On request of its members, for example, the Ghent and Slovak members who met in Bojnice, Slovakia, the EFPC started a few years ago a Working Group on Primary Care for minority groups. A first topic was how to offer care to Roma patients. This has resulted in a Position Paper produced by Dr. Danica Rotar and Dr. Pim de Graaf. This document provides guidance for the discussion on how to provide appropriate care for Roma patients and is published in the Slovenian Journal of Public Health.
A new paper needs to be developed with a publication in the official EFPC journal Primary Health Care Research & Development. Please join the Working Group at PIE!
EFPC members are based in virtually all European countries – Eastern, Central and Western Europe. All counties are confronted with large numbers of minorities, be it Russians in the Baltic states or Roma in Slovenia. Recently the new large influx of refugees from the Middle East was another reason to make sure that Primary Care is well equipped and well organized to provide appropriate care. Together with a number of EFPC members and led by its’ member from Greece, University of Crete, it developed a project to improve care for this refugee population. The EUR-HUMAN (“EUropean Refugees – HUman Movement and Advisory Network”) project was awarded by the European Commission DG Sante in the framework of the call for Proposals on “Support Member States under particular migratory pressure in their response to health-related challenges” and introduces new tools in 2016 for Primary Care providers in Greece, Italy, Slovenia, Hungary, Croatia and Austria. The EFPC was responsible for the Work Package 7 for the Monitoring & Evaluation part. Pim de Graaf and Diana Castro Sandoval act as experts.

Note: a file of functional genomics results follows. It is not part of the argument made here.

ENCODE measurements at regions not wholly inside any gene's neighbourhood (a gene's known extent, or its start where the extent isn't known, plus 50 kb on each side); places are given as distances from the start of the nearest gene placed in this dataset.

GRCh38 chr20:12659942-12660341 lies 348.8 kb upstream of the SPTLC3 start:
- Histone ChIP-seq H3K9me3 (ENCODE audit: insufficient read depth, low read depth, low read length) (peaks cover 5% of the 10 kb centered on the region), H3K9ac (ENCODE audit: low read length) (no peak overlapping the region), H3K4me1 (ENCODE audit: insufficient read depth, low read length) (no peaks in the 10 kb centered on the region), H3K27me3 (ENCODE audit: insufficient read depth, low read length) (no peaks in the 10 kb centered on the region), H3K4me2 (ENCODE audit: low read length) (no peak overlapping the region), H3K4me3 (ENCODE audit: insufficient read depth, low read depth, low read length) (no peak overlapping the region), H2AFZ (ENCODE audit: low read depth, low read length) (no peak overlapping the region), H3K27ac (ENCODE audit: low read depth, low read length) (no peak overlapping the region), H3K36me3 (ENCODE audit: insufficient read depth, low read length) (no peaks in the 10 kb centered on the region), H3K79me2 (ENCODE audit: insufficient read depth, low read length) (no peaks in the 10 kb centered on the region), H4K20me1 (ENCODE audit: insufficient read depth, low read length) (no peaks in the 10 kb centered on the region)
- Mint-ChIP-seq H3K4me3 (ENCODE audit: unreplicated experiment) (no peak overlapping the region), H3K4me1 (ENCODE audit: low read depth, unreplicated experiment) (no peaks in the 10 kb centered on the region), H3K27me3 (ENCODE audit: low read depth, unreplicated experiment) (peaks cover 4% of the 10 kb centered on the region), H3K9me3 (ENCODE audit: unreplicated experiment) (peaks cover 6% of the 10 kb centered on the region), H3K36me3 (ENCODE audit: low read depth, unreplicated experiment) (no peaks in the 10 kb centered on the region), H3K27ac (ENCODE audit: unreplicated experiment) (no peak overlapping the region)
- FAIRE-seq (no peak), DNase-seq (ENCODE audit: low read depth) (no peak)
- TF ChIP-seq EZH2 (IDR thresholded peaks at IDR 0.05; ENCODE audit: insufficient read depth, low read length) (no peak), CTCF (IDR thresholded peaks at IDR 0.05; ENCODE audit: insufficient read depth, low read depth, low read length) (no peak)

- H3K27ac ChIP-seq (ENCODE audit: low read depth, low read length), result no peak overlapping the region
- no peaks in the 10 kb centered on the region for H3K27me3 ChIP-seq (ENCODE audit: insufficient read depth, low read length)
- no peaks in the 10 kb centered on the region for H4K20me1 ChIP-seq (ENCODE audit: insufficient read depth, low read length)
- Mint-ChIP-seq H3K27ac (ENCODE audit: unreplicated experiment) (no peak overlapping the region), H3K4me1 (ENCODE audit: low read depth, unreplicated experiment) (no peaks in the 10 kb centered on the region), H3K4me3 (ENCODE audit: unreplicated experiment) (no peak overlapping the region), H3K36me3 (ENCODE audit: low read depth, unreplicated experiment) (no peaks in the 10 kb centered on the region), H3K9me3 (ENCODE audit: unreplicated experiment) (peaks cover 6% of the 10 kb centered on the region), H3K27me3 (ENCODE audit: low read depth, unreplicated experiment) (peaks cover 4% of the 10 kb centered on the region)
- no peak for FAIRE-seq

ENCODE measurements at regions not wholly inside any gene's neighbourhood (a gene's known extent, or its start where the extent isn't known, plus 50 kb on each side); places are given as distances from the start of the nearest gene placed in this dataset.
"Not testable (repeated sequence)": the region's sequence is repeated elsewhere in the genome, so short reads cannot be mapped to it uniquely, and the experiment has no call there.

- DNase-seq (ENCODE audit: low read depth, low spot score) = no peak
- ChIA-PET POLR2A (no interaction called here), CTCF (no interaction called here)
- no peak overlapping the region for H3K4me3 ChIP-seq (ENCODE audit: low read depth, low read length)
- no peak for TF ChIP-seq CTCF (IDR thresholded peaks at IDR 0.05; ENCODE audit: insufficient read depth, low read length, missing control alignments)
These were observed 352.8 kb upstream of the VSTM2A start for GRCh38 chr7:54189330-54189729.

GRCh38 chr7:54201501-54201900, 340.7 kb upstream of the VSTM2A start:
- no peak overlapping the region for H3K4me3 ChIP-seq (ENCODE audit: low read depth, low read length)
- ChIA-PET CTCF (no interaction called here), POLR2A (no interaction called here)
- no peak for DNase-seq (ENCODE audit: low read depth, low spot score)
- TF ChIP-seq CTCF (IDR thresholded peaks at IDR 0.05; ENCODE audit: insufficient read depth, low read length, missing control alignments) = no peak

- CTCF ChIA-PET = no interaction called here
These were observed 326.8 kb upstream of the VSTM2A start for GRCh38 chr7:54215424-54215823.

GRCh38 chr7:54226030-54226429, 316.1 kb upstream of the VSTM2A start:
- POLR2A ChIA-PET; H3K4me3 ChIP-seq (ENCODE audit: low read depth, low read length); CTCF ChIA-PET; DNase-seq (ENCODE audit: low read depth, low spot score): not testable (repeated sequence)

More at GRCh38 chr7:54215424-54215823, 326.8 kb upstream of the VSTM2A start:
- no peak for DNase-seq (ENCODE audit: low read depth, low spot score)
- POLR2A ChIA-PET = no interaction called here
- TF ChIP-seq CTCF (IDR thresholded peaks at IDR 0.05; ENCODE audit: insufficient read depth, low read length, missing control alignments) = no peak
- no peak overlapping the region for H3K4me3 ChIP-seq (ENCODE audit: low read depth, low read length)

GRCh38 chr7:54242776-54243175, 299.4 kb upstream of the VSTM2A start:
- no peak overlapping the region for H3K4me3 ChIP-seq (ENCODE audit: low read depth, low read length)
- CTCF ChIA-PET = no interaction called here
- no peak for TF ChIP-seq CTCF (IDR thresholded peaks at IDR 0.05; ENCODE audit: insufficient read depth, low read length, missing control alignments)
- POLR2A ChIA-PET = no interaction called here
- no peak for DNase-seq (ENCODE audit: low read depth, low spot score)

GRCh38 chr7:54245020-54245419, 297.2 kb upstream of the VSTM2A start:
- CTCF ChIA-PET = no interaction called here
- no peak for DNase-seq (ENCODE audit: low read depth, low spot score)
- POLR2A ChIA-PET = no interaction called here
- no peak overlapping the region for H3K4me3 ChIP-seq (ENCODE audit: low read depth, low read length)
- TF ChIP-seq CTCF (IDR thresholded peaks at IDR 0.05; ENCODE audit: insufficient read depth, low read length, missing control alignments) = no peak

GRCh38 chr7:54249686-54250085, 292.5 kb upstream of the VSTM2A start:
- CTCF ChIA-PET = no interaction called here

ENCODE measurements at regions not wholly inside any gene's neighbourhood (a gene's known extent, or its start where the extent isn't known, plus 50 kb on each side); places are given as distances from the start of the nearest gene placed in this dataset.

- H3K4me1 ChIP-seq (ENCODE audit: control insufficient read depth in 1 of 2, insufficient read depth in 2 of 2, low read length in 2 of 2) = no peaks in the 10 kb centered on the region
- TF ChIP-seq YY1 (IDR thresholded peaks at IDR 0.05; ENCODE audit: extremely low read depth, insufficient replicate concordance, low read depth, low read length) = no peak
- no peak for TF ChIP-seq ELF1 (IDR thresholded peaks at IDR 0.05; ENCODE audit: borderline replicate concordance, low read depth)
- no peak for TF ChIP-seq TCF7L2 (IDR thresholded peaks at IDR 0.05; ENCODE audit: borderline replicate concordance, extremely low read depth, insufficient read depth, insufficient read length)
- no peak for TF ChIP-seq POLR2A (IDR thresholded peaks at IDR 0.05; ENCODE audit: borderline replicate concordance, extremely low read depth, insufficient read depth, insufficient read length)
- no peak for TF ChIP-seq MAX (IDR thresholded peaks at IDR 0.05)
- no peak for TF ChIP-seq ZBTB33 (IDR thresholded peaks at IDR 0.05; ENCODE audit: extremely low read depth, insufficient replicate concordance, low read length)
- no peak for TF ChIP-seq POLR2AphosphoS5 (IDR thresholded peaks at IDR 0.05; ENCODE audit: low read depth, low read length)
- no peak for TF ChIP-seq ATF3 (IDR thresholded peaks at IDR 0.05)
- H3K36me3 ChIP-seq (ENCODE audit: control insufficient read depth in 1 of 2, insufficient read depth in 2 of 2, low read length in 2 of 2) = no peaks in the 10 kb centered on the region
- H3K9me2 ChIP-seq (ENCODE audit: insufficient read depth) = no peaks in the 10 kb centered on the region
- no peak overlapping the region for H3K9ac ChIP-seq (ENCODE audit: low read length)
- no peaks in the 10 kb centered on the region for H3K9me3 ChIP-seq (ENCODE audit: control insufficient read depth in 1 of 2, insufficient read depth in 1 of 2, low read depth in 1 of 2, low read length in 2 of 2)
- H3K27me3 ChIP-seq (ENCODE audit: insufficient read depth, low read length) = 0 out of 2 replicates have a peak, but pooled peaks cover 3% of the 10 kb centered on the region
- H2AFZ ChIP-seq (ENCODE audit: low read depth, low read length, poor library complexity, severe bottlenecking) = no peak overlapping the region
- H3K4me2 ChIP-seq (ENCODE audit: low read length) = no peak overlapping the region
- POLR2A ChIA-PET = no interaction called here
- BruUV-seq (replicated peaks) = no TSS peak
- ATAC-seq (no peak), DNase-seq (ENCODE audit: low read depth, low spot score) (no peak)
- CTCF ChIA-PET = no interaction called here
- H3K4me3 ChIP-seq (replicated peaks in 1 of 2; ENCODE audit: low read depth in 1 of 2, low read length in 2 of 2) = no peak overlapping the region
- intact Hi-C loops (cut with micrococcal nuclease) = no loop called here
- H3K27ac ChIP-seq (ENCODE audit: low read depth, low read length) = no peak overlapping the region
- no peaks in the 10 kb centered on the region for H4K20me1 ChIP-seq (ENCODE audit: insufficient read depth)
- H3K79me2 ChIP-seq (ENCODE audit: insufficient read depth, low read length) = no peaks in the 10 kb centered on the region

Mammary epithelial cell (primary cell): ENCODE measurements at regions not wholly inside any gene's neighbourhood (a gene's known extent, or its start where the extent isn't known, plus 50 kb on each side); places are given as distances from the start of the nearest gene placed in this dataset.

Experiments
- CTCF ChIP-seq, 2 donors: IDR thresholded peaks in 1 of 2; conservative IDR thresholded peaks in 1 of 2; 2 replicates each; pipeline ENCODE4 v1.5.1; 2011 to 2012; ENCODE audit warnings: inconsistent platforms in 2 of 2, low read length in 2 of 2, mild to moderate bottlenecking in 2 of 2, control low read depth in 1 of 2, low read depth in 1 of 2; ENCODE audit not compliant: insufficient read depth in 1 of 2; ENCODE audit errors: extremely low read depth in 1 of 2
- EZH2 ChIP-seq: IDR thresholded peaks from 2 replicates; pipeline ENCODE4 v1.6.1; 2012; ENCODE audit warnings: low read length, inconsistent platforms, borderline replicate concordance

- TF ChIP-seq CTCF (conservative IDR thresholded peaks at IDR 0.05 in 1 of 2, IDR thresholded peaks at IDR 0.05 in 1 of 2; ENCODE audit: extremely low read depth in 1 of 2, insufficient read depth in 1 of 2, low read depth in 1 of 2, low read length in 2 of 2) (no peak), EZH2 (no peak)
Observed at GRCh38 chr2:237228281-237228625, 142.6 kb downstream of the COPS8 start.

The overall aim of the EUR-HUMAN project was to enhance the capacity, knowledge and expertise of European member states who accept refugees and migrants in addressing their health needs safeguard them from risks, while at the same time to minimize cross-border health risks. The existing European and international experience has been systematically reviewed to identify effective interventions to vulnerable groups and tools for the initial health care needs assessment of the arriving refugees including mental, psychosocial and physical health. The initiative focused on addressing both the early arrival period and the longer-term settlement of refugees in European host countries. The outputs of the project and pilot testing is transferable to all EU countries, in particular, those serving as major host countries to refugees with the understanding that some local adaptation will be necessary to fit local conditions.